When Juventus and Inter last met right before the international break, tensions ramped up toward the end of the game and a fracas broke out, resulting in post-match red cards for Danilo D’Ambrosio and Leandro Paredes.
For much of Tuesday night’s meeting in the first leg of the Coppa Italia semifinal, the ill will seemed to be a bit more bottled up. Indeed, everything seemed to be a bit more bottled up. The match was cagey as hell, with little in the way of fireworks of any kind, especially for the majority of the second half.
But then match finally exploded into life in the last seven minutes. A well-taken goal by Juan Cuadrado gave Juve the late lead and, it seemed, all of the momentum heading into the second leg later this month. But, a profoundly stupid mistake by Bremer only 20 seconds from time gifted Inter the chance to equalize from the spot. Romelu Lukaku duly dispatched the penalty, but his celebration sparked a fracas, and in the end both Cuadrado and Lukaku saw yellow cards, the latter of which being the Belgian’s second of the day. Cuadrado continued the argument with Samir Handanovic after the final whistle, and the usually mild-mannered keeper eventually lost it as well, resulting in both players getting straight reds.
It was a chaotic end to a match that had seriously lacked pizzaz. As much as the late confrontations will be the headline, it must be noted how seriously disappointing the 1-1 result on the scoreboard is. The penalty was the definition of “unforced error,” and it leaves everything to play for when the second leg comes around in three weeks when they could — should — have gone in with a lead that they could manage. That’s in part because the team slid into some of its uglier habits, and partly because they couldn’t quite seal the deal on the offensive end when they could have.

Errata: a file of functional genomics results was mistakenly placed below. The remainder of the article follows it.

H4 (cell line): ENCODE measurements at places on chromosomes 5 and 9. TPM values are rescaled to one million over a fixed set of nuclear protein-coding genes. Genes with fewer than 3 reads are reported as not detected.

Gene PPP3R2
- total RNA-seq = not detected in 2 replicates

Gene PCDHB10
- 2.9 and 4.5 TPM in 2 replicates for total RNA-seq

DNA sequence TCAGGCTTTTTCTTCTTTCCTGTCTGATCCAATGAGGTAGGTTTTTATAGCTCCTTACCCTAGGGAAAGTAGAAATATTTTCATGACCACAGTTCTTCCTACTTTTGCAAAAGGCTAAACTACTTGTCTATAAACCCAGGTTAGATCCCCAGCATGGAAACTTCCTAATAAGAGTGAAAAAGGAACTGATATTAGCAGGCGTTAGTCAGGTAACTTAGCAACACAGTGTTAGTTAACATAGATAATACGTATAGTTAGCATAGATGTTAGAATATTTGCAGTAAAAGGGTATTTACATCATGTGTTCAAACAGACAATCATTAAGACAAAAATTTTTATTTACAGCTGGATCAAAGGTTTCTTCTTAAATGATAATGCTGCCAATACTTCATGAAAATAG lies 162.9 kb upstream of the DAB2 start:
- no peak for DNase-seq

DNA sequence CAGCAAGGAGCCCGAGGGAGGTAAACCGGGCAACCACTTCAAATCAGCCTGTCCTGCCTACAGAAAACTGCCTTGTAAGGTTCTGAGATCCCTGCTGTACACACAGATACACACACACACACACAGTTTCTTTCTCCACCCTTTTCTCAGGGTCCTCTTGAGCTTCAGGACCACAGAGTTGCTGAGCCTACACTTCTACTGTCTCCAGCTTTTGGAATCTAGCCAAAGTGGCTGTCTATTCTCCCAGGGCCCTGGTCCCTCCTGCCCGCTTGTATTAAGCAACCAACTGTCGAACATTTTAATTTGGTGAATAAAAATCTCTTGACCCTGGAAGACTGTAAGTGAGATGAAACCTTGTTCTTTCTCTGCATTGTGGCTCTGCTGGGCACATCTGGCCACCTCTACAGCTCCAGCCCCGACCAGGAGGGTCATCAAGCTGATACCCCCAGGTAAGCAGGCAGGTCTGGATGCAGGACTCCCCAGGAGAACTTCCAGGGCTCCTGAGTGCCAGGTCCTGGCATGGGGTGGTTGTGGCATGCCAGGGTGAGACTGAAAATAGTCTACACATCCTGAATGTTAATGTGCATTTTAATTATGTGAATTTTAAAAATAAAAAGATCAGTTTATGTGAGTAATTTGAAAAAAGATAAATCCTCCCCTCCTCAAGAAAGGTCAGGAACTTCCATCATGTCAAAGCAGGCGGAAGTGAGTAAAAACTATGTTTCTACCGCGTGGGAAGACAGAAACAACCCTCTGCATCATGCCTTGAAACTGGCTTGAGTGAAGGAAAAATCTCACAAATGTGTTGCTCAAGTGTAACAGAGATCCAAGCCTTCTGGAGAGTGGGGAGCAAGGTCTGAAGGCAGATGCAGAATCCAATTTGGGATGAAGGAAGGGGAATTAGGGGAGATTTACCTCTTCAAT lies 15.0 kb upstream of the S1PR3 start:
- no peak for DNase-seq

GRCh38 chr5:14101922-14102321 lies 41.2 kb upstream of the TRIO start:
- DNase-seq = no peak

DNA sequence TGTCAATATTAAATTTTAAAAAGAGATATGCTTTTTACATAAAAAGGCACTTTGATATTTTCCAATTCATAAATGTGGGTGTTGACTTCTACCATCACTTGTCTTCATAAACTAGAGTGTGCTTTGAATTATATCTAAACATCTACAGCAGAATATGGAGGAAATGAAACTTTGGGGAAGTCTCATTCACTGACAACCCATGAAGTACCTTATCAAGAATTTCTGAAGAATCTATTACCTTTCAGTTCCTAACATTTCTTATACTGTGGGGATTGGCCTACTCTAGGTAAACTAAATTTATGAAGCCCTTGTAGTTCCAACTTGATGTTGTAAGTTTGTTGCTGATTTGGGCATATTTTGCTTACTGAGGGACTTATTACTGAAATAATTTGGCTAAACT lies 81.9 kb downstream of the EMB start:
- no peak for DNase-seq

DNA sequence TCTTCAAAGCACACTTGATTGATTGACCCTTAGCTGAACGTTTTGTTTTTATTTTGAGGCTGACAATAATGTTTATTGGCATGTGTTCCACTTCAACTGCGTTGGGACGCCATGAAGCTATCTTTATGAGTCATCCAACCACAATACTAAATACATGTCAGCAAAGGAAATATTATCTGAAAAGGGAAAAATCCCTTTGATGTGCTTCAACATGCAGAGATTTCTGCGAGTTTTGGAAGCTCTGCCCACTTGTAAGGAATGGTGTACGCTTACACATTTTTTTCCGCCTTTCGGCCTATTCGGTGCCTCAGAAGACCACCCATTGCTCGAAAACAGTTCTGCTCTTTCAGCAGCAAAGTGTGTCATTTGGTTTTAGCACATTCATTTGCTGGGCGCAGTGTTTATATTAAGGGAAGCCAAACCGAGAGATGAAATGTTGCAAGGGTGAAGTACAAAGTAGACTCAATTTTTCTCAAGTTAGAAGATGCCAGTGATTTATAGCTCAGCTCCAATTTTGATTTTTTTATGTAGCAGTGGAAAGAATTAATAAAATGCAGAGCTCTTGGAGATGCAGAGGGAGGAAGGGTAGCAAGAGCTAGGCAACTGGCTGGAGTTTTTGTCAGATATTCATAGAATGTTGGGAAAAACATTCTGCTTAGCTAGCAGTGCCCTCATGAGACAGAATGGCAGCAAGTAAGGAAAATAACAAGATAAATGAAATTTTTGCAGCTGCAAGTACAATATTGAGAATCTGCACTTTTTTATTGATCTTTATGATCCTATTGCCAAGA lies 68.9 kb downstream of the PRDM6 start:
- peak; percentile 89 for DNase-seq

Massimiliano Allegri was in a situation that he’s not often used to: he had almost the entire team available for selection. The only two players that were totally unavailable were Paul Pogba and Leonardo Bonucci, while Alex Sandro and Federico Chiesa returned to the bench but weren’t fit to start. Allegri sent out the 3-5-1-1 that has become the standard this year. Mattia Perin made his usual Coppa start, screened by the defensive trio of Federico Gatti, Bremer, and Danilo. Cuadrado and Filip Kostic manned the wings around the midfield of Nicolo Fagioli, Manuel Locatelli, and Adrien Rabiot. Angel Di Maria floated as usual behind Dusan Vlahovic.
Simone Inzaghi came into the game with his job reportedly on the line. His Inter had lost three consecutive games, and most in the Italian media presumed that this was the first of three games that would determine whether or not he would be sacked. He was missing two major pieces in Hakan Calhanoglu and Milan Skriniar. He deployed his usual 3-5-2. Samir Handanovic, who had been relegated to No. 2 this year behind Andre Onana, got the start, with D’Ambrosio, Francesco Acerbi, and Alessandro Bastoni arrayed in front of him in defense. Nicolo Barella, Marcelo Brozovic, and Henrikh Mkhitaryan made up the midfield, with Matteo Darmian and Federico Dimarco bracketing them. Edin Dzeko partnered Lautaro Martinez in attack.